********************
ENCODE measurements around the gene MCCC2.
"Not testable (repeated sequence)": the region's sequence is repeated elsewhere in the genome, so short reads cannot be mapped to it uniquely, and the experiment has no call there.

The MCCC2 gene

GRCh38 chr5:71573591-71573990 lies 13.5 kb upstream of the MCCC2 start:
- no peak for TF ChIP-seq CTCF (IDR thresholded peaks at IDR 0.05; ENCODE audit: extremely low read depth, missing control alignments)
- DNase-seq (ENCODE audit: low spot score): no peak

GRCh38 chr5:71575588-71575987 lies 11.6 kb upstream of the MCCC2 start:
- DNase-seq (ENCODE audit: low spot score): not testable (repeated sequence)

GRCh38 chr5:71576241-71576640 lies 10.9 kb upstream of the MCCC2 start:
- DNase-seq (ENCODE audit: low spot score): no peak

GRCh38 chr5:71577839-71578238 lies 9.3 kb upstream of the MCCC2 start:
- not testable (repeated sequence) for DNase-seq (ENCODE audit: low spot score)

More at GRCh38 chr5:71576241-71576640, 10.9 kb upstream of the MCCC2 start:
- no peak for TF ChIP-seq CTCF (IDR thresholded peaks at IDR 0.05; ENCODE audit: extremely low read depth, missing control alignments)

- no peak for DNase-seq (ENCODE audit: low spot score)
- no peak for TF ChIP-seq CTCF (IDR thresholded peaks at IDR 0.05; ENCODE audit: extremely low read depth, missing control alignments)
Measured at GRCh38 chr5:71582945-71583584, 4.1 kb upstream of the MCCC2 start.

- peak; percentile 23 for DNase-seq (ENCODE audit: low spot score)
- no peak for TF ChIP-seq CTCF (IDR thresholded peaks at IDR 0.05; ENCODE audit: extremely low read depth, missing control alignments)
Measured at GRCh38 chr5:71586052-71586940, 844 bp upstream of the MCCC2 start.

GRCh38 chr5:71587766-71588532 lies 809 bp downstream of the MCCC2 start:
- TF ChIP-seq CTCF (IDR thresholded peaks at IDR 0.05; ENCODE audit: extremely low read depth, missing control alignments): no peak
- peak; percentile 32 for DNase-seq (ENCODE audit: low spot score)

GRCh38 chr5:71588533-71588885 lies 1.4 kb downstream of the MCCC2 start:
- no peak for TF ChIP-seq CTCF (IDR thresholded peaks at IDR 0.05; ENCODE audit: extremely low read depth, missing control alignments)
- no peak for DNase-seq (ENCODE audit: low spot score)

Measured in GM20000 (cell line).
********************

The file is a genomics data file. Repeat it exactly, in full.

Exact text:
ENCODE measurements around the gene MCCC2.
"Not testable (repeated sequence)": the region's sequence is repeated elsewhere in the genome, so short reads cannot be mapped to it uniquely, and the experiment has no call there.

The MCCC2 gene

GRCh38 chr5:71573591-71573990 lies 13.5 kb upstream of the MCCC2 start:
- no peak for TF ChIP-seq CTCF (IDR thresholded peaks at IDR 0.05; ENCODE audit: extremely low read depth, missing control alignments)
- DNase-seq (ENCODE audit: low spot score): no peak

GRCh38 chr5:71575588-71575987 lies 11.6 kb upstream of the MCCC2 start:
- DNase-seq (ENCODE audit: low spot score): not testable (repeated sequence)

GRCh38 chr5:71576241-71576640 lies 10.9 kb upstream of the MCCC2 start:
- DNase-seq (ENCODE audit: low spot score): no peak

GRCh38 chr5:71577839-71578238 lies 9.3 kb upstream of the MCCC2 start:
- not testable (repeated sequence) for DNase-seq (ENCODE audit: low spot score)

More at GRCh38 chr5:71576241-71576640, 10.9 kb upstream of the MCCC2 start:
- no peak for TF ChIP-seq CTCF (IDR thresholded peaks at IDR 0.05; ENCODE audit: extremely low read depth, missing control alignments)

- no peak for DNase-seq (ENCODE audit: low spot score)
- no peak for TF ChIP-seq CTCF (IDR thresholded peaks at IDR 0.05; ENCODE audit: extremely low read depth, missing control alignments)
Measured at GRCh38 chr5:71582945-71583584, 4.1 kb upstream of the MCCC2 start.

- peak; percentile 23 for DNase-seq (ENCODE audit: low spot score)
- no peak for TF ChIP-seq CTCF (IDR thresholded peaks at IDR 0.05; ENCODE audit: extremely low read depth, missing control alignments)
Measured at GRCh38 chr5:71586052-71586940, 844 bp upstream of the MCCC2 start.

GRCh38 chr5:71587766-71588532 lies 809 bp downstream of the MCCC2 start:
- TF ChIP-seq CTCF (IDR thresholded peaks at IDR 0.05; ENCODE audit: extremely low read depth, missing control alignments): no peak
- peak; percentile 32 for DNase-seq (ENCODE audit: low spot score)

GRCh38 chr5:71588533-71588885 lies 1.4 kb downstream of the MCCC2 start:
- no peak for TF ChIP-seq CTCF (IDR thresholded peaks at IDR 0.05; ENCODE audit: extremely low read depth, missing control alignments)
- no peak for DNase-seq (ENCODE audit: low spot score)

Measured in GM20000 (cell line).